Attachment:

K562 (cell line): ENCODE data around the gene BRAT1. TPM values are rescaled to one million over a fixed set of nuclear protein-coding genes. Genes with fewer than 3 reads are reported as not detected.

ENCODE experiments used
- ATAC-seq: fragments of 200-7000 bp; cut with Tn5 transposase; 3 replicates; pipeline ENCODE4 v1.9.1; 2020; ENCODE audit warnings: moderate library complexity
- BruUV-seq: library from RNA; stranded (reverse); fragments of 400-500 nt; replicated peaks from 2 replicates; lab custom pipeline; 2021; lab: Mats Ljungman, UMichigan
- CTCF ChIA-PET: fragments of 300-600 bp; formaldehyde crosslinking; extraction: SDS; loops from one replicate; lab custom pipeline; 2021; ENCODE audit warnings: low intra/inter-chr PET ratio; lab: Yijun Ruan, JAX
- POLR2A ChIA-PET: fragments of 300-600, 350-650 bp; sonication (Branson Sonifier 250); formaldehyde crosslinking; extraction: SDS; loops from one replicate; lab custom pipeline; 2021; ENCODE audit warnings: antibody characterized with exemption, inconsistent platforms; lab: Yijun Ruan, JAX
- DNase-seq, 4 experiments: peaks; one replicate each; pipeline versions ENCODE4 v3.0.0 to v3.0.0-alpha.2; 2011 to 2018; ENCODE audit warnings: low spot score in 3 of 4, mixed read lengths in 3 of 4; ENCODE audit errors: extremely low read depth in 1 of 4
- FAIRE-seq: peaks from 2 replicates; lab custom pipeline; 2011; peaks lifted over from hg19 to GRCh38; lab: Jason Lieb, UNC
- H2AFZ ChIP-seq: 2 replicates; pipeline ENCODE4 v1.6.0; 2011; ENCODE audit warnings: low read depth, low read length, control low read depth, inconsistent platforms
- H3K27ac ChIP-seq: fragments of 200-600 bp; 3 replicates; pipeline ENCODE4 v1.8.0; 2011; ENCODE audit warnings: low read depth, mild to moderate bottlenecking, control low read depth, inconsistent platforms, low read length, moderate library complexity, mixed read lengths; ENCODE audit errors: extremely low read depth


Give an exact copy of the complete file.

K562 (cell line): ENCODE data around the gene BRAT1. TPM values are rescaled to one million over a fixed set of nuclear protein-coding genes. Genes with fewer than 3 reads are reported as not detected.

ENCODE experiments used
- ATAC-seq: fragments of 200-7000 bp; cut with Tn5 transposase; 3 replicates; pipeline ENCODE4 v1.9.1; 2020; ENCODE audit warnings: moderate library complexity
- BruUV-seq: library from RNA; stranded (reverse); fragments of 400-500 nt; replicated peaks from 2 replicates; lab custom pipeline; 2021; lab: Mats Ljungman, UMichigan
- CTCF ChIA-PET: fragments of 300-600 bp; formaldehyde crosslinking; extraction: SDS; loops from one replicate; lab custom pipeline; 2021; ENCODE audit warnings: low intra/inter-chr PET ratio; lab: Yijun Ruan, JAX
- POLR2A ChIA-PET: fragments of 300-600, 350-650 bp; sonication (Branson Sonifier 250); formaldehyde crosslinking; extraction: SDS; loops from one replicate; lab custom pipeline; 2021; ENCODE audit warnings: antibody characterized with exemption, inconsistent platforms; lab: Yijun Ruan, JAX
- DNase-seq, 4 experiments: peaks; one replicate each; pipeline versions ENCODE4 v3.0.0 to v3.0.0-alpha.2; 2011 to 2018; ENCODE audit warnings: low spot score in 3 of 4, mixed read lengths in 3 of 4; ENCODE audit errors: extremely low read depth in 1 of 4
- FAIRE-seq: peaks from 2 replicates; lab custom pipeline; 2011; peaks lifted over from hg19 to GRCh38; lab: Jason Lieb, UNC
- H2AFZ ChIP-seq: 2 replicates; pipeline ENCODE4 v1.6.0; 2011; ENCODE audit warnings: low read depth, low read length, control low read depth, inconsistent platforms
- H3K27ac ChIP-seq: fragments of 200-600 bp; 3 replicates; pipeline ENCODE4 v1.8.0; 2011; ENCODE audit warnings: low read depth, mild to moderate bottlenecking, control low read depth, inconsistent platforms, low read length, moderate library complexity, mixed read lengths; ENCODE audit errors: extremely low read depth